IN THE OPEN AIR
The area around Bosa, where nature is still intact, is worth discovering actively. Bike or horse rides along the path from Bosa to Alghero are specially recommended. This takes the visitor into the wildest, most authentic part of the area passing through giant’s graves and nuraghe, deserted beaches and pools, and expanses of cork, holm oak and juniper.
Hikers and birdwatchers can certainly opt for a visit to the Capo Marrargiu Bio-marine Park and Badde Aggiosu and Monte Mannu Nature Reserve. A few kilometres to the north of Bosa, the coast formed geologically of grey tufa and the better-known red trachyte makes this landscape barren and inaccessible, the ideal place for griffons to nest. This splendid bird of prey reigns exclusively in these areas. The gliding flight and aerial evolutions of the Sardinian vulture over the trachyte butts and cliffs overlooking the sea can be seen through the dense scrub of mastic, cistus and broom and the shade of a cork wood. The canoe trip in the valley of the River Temo, the only navigable river in Sardinia, is a unique experience. Leaving the residential area of Bosa, skirting the beautiful ‘gardens’, there are rocks, cliffs, gullies and natural pools where there is a forest of centuries-old cork trees.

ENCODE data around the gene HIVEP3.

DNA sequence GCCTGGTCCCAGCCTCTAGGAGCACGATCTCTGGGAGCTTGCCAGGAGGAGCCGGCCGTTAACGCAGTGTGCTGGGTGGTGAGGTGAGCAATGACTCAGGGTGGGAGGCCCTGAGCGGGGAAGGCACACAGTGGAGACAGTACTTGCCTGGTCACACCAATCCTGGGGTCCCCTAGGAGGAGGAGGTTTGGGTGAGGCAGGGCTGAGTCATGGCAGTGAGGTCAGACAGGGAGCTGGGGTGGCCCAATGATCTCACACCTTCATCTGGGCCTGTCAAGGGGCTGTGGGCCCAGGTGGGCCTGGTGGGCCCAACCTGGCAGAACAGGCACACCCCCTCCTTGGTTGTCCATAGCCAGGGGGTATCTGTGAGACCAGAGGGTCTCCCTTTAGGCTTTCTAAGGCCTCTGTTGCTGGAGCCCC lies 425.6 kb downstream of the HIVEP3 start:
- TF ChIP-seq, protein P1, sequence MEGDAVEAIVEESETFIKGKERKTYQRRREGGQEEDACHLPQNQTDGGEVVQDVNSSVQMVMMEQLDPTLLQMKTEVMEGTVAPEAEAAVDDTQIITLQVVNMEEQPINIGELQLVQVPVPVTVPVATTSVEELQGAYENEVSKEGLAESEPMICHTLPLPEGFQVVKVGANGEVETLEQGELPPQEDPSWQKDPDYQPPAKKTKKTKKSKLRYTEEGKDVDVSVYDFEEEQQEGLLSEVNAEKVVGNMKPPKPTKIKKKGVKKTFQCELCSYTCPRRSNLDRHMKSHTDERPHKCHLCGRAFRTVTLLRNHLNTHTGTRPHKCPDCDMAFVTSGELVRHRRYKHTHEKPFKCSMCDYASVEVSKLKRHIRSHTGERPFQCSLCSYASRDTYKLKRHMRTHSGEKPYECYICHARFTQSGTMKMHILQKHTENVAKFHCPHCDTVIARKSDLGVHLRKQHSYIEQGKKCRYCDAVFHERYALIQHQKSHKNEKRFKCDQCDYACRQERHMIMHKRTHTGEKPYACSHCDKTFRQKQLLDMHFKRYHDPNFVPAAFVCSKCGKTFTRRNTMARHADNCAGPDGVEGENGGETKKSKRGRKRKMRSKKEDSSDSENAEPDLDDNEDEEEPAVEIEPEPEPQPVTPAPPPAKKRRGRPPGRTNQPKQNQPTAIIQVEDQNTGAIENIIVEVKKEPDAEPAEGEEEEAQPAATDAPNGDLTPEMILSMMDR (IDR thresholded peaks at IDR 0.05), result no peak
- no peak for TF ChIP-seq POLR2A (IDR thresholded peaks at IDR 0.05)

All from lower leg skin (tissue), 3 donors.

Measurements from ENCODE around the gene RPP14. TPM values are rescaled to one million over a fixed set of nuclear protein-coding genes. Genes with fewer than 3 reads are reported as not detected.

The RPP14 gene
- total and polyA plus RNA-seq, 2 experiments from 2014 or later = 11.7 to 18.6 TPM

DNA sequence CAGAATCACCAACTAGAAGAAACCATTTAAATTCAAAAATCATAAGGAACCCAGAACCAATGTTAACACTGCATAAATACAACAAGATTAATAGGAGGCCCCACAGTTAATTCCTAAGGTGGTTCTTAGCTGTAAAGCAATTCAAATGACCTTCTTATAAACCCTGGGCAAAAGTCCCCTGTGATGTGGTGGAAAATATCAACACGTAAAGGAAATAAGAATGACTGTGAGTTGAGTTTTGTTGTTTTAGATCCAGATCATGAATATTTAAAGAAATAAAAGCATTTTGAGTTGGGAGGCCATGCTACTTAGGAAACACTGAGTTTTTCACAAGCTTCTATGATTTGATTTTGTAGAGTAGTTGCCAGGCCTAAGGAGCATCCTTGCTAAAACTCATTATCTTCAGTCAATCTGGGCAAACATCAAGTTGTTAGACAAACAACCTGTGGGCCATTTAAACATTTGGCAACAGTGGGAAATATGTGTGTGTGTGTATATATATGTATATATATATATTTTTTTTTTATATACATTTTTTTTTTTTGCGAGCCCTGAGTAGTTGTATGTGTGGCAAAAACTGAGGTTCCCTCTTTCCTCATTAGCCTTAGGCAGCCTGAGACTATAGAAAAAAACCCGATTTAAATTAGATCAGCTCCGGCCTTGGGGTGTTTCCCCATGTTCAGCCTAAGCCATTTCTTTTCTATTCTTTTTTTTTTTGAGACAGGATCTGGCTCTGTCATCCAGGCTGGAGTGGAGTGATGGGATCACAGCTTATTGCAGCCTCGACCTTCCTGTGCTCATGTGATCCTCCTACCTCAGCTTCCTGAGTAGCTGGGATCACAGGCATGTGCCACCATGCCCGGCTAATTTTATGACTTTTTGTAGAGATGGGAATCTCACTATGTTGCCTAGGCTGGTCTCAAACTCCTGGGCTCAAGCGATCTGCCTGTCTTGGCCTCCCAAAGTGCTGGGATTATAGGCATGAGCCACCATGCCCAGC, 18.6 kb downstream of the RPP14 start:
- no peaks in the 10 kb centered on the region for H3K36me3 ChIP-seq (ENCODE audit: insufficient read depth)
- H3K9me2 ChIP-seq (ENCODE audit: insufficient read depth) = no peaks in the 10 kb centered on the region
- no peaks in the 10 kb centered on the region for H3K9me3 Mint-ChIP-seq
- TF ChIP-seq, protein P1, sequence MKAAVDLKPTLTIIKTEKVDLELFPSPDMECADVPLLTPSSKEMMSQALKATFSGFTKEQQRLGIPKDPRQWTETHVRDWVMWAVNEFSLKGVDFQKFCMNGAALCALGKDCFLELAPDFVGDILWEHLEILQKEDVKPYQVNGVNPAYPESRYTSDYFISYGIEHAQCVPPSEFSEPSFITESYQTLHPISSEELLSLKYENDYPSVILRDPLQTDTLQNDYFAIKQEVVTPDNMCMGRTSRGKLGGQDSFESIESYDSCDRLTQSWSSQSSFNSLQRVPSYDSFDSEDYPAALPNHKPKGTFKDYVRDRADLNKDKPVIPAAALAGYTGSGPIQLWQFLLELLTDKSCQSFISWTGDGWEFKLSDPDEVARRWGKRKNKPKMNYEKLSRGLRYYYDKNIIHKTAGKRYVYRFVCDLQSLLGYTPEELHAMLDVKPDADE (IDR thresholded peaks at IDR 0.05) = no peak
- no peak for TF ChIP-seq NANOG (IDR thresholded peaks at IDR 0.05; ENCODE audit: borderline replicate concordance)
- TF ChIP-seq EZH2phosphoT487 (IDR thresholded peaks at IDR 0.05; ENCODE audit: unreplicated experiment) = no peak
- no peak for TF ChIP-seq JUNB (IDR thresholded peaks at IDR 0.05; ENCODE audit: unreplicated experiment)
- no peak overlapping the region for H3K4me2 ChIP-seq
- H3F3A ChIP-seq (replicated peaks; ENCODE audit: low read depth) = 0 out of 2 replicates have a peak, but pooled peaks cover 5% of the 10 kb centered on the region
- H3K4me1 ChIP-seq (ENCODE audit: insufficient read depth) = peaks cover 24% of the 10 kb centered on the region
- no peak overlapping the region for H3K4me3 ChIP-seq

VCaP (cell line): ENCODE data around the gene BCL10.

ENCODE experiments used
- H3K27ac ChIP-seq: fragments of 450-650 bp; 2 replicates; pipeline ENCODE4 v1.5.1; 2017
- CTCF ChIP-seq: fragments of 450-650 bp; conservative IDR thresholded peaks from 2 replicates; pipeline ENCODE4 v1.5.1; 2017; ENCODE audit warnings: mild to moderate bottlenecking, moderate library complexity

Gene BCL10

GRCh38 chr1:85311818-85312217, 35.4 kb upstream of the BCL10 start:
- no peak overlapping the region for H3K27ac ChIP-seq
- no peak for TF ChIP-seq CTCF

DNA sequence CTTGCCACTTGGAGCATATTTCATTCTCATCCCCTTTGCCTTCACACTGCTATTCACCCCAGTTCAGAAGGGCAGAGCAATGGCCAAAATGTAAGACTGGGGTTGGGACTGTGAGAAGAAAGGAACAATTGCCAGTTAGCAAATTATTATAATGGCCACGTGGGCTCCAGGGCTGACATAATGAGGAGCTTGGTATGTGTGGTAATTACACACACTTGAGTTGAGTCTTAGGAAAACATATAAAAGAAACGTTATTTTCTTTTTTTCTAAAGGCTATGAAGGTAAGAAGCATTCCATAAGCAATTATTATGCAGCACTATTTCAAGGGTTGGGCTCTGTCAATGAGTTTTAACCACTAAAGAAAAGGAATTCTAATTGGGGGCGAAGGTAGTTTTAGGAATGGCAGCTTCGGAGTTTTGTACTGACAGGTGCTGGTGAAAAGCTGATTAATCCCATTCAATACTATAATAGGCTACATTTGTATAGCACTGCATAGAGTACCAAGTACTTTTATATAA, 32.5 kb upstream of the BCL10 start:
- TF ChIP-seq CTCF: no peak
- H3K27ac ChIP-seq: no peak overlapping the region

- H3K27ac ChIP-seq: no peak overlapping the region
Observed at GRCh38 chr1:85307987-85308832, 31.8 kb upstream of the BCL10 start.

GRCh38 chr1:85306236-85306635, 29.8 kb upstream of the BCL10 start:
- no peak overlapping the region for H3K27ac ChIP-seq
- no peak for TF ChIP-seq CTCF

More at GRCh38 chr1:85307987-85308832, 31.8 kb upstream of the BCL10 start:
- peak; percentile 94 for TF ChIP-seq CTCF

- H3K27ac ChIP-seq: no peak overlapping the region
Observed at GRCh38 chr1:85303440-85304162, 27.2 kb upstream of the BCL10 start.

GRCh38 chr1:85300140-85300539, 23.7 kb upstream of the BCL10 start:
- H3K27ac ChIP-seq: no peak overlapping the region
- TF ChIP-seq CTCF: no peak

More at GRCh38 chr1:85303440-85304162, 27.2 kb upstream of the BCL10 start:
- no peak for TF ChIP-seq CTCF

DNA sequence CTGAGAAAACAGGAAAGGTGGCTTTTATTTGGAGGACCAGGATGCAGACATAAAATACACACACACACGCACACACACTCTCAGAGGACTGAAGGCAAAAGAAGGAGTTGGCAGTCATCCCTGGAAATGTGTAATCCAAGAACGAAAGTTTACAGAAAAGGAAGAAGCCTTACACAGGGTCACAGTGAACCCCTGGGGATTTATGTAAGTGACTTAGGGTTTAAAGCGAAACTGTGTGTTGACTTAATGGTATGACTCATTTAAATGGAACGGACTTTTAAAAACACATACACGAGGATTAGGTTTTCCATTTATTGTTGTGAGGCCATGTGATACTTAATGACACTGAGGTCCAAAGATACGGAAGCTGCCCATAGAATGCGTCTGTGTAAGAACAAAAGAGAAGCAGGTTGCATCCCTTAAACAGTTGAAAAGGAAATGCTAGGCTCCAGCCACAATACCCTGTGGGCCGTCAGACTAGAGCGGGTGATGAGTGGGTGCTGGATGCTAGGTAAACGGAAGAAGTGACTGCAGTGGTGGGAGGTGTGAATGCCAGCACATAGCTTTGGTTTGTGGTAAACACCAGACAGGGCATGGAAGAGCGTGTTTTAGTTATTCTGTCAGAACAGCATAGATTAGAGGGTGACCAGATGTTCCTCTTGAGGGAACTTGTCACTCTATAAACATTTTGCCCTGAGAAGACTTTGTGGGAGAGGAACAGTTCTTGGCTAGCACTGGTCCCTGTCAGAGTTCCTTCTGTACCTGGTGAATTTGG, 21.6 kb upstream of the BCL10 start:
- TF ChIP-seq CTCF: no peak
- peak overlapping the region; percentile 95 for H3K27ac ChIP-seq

People who prefer a relaxed approach to nature while keeping their eyes open can choose a trip in the little green train which passes through the farmland of Bosa taking the traveller through fantastic glimpses to breathtaking views. The railway line of the little green train is the old line that connected Macomer with Bosa, inaugurated on 26 December 1888. After various ups and downs, it was closed in 1990, re-opening as a tourist line in 1995.
The line winds from the sea to the plateau through the wide Modolo valley, lets the visitor come into contact with some peculiar historical-cultural aspects of the area – from the luxuriant green of the Malvasia vineyards to the fascinating ruins of the Cistercian abbey of S. Maria di Corte, and the mysterious charm of the Succuronis nuraghe.